Last Friday Tony Messenger of the St. Louis Post-Dispatch observed that one of the reasons that Proposition C, the Missouri tenthers’ effort to sabotage the health care reform bill, is likely to pass is that there is no organized opposition. But on the other side Proposition C proponents are getting their act together. Organizations like Missourians for Health Care Freedom are mobilizing for the final push. A grim situation all around.
So you can imagine my surprise today when I received a big, glossy mailer from the Missouri Hospital Association (MHA) asking folks who might be inclined to vote for Prop C to get their facts straight. The particular fact that the MHA chose to emphasize in the mailer ought to have some resonance with those greedy and fearful little hobgoblins on the right who are so afraid that a poor person (or, horror of horrors, a poor black person) might get some of their hard-earned dollars:
But by law, Missouri’s hospitals must provide medical care in their emergency departments to anyone who is uninsured – even if they can afford health insurance. Hospitals must cover the cost of that care by charging more to patients who do have insurance.
So the question is: Should Missourians who already pay for health insurance also have to pay for those who choose not to pay?
If you think it’s acceptable that some who can afford insurance get a free ride, vote yes on Proposition C. If you think that’s unfair, you should vote no
There’s more on the MHA Website, a factsheet and a statement from the MHA President and CEO, Herb B. Kuhn, explaining why the MHA has decided to join the fight against Proposition C in such a prominent way:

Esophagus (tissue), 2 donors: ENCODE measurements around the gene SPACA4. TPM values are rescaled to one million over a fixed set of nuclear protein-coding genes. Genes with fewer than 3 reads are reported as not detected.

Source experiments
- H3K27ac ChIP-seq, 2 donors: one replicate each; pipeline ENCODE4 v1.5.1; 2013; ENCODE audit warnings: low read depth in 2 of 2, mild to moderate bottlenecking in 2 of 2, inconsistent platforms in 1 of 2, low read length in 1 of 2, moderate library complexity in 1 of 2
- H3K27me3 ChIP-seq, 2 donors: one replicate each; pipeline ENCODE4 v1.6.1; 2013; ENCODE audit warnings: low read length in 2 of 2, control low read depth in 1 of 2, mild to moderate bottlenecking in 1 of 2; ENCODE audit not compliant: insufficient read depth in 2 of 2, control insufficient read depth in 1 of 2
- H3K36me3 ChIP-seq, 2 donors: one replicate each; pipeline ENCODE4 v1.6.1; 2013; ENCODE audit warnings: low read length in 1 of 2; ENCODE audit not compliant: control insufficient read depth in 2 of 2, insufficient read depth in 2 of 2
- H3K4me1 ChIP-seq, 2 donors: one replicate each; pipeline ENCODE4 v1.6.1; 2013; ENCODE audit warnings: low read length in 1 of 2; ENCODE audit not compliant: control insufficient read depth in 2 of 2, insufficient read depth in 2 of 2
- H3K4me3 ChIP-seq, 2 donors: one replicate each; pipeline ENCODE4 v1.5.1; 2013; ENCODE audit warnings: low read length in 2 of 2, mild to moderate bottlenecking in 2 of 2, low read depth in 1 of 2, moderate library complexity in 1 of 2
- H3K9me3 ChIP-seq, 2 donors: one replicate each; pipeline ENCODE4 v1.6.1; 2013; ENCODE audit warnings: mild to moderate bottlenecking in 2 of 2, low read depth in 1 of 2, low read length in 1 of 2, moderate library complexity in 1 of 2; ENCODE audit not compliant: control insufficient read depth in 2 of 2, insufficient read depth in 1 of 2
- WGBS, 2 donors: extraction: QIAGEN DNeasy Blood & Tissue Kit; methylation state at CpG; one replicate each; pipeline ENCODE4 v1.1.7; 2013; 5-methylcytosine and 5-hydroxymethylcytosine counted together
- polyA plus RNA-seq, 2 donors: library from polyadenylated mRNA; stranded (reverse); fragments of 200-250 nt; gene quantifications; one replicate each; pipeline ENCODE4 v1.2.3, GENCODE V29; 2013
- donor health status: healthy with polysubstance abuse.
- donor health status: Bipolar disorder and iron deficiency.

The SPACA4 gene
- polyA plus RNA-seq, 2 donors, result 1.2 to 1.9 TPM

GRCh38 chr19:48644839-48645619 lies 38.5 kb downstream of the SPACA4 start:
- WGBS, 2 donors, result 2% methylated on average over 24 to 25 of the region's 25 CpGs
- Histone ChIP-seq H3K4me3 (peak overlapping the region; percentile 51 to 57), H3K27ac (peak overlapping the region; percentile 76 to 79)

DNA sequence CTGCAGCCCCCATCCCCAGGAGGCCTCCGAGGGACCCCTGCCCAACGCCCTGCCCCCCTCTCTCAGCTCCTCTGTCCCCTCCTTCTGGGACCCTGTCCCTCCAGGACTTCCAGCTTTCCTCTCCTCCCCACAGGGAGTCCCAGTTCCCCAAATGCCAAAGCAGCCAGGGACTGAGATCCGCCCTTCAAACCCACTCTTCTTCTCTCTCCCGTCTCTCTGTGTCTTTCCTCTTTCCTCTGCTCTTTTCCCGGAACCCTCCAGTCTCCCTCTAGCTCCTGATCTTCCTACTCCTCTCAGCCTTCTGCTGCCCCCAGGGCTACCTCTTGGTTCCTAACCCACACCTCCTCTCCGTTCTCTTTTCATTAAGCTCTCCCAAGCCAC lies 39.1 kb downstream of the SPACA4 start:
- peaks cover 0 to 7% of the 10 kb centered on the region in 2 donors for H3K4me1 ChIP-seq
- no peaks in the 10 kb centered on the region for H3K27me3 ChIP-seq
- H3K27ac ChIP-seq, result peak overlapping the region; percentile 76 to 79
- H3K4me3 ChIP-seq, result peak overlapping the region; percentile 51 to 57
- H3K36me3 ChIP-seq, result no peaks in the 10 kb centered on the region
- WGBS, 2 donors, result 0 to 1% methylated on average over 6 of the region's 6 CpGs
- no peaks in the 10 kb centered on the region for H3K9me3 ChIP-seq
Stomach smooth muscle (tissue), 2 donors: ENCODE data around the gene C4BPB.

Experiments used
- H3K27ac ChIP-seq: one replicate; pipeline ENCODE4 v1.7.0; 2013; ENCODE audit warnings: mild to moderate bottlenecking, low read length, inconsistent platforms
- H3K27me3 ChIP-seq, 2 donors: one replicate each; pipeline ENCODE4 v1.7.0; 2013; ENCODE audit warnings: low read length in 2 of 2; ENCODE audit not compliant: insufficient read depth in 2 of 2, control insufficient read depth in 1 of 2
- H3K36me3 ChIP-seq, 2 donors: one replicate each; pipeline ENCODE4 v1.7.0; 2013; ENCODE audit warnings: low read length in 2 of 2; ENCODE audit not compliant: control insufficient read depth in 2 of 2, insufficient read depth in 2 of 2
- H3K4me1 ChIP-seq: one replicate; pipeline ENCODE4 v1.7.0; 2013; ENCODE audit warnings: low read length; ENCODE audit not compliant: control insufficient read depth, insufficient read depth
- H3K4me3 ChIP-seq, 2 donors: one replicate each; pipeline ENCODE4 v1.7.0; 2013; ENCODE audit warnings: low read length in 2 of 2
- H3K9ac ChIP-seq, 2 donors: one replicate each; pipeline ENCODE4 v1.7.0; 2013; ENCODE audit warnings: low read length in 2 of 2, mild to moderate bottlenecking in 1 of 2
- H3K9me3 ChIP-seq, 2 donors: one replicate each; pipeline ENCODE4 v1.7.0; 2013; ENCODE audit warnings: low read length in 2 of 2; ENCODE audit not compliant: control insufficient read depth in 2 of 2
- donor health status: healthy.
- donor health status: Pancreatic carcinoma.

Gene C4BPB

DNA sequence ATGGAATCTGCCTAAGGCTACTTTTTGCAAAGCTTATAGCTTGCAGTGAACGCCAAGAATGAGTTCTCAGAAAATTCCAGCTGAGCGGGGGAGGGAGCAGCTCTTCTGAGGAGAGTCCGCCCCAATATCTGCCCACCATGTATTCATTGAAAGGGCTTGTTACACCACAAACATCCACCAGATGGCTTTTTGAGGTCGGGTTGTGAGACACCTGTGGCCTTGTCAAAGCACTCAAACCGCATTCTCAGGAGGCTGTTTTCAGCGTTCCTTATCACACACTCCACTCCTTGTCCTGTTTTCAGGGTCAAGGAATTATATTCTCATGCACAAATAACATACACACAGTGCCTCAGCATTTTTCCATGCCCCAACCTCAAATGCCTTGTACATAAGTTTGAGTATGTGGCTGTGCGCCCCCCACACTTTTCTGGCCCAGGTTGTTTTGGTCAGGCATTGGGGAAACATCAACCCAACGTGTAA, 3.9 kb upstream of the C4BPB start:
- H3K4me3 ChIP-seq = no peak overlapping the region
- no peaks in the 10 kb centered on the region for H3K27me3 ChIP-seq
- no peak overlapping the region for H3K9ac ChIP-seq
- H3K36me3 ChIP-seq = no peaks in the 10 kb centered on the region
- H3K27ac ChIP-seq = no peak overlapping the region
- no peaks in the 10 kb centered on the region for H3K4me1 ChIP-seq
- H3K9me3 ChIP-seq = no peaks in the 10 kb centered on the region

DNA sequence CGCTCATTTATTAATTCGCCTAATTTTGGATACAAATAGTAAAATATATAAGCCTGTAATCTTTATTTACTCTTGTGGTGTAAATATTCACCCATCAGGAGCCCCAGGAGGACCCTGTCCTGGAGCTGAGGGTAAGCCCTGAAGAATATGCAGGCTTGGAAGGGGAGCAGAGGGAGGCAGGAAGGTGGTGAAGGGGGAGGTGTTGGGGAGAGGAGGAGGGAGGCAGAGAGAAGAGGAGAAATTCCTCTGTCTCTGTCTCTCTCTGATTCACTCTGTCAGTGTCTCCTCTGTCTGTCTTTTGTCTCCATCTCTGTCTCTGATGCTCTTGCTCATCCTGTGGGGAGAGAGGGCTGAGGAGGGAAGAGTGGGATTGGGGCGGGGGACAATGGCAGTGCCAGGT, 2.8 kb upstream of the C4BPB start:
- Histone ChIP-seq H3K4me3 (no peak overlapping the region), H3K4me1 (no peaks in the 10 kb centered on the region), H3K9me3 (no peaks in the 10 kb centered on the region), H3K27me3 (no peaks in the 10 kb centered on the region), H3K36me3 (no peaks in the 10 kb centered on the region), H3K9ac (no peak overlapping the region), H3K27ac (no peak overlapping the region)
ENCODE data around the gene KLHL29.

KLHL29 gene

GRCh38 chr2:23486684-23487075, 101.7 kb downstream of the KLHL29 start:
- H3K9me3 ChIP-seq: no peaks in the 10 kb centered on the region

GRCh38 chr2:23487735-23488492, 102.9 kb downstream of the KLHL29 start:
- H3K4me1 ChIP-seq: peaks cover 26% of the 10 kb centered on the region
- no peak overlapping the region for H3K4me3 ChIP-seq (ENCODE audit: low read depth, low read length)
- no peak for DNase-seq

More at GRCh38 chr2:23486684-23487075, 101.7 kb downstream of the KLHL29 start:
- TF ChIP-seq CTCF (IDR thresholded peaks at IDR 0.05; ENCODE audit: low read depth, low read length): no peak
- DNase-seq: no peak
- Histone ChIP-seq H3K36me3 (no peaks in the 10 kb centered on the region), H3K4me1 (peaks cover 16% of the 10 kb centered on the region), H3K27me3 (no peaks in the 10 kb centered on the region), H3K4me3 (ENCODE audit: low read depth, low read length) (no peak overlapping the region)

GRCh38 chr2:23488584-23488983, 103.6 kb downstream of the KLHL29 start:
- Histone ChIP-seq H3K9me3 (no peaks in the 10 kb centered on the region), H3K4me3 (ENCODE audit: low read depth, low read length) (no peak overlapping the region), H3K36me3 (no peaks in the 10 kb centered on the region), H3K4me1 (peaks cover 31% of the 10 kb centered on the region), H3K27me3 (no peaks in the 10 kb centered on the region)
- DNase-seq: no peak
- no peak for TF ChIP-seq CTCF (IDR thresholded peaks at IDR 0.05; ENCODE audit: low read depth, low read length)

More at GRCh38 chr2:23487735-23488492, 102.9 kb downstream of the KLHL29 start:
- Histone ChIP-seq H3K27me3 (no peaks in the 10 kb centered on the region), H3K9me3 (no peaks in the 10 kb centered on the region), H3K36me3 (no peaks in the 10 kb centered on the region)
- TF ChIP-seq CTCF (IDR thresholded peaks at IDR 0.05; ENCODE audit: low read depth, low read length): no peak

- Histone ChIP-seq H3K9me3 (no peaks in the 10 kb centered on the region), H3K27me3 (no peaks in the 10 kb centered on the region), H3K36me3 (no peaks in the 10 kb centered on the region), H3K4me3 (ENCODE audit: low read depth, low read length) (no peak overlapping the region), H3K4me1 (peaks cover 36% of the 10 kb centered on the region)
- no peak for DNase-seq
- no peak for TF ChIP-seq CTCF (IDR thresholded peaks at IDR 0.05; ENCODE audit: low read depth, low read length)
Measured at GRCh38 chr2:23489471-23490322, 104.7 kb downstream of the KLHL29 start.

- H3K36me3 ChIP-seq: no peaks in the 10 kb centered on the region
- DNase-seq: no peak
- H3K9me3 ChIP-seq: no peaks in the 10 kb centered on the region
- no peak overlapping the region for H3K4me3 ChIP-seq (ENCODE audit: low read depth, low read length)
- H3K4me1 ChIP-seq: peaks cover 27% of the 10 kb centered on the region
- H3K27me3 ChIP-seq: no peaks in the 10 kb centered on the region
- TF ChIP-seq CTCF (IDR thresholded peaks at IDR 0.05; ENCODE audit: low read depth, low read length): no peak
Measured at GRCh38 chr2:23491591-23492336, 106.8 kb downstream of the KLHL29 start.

The MHA Board of Trustees endorsed a voter education campaign on Proposition C because, regardless of the feelings about federal reform, Proposition C could have very real – and negative – implications for hospitals
Negative implications like upsetting the balance of Medicare and Medicaid payments – according to Kuhn, Missouri hospitals would stand to lose somewhere in the vicinity of 500 million dollars over ten years if the individual mandate were to be revoked. He adds:
Much will be said during the next few weeks about the individual mandate and the notion of “individual freedom.” That is a powerful and persuasive argument. There is, however, another side of the story, and that’s the notion of “fairness.” Fairness to make sure Missouri’s hard-earned Medicare and Medicaid dollars stay in the state and fairness in sharing in the cost of health coverage for all.
Many argue that since Proposition C is patently unconstitutional – it clearly conflicts with the Supremacy Clause – it can be safely ignored. Don’t think, though, that a constitutional showdown will be quick, inexpensive or pretty. If the proposition were ever allowed to go into effect, Mr. Kuhn’s statement is potent testimony to some of the potentially disastrous financial impacts. At the very least, a Proposition C victory will be used as a rallying cry to revitalize the war on the President and his health care agenda. In this environment, the MHA’s willingness to stand on the frontline and oppose this piece of pernicious political theater with a dose of reality is more than welcome and they deserve our appreciation.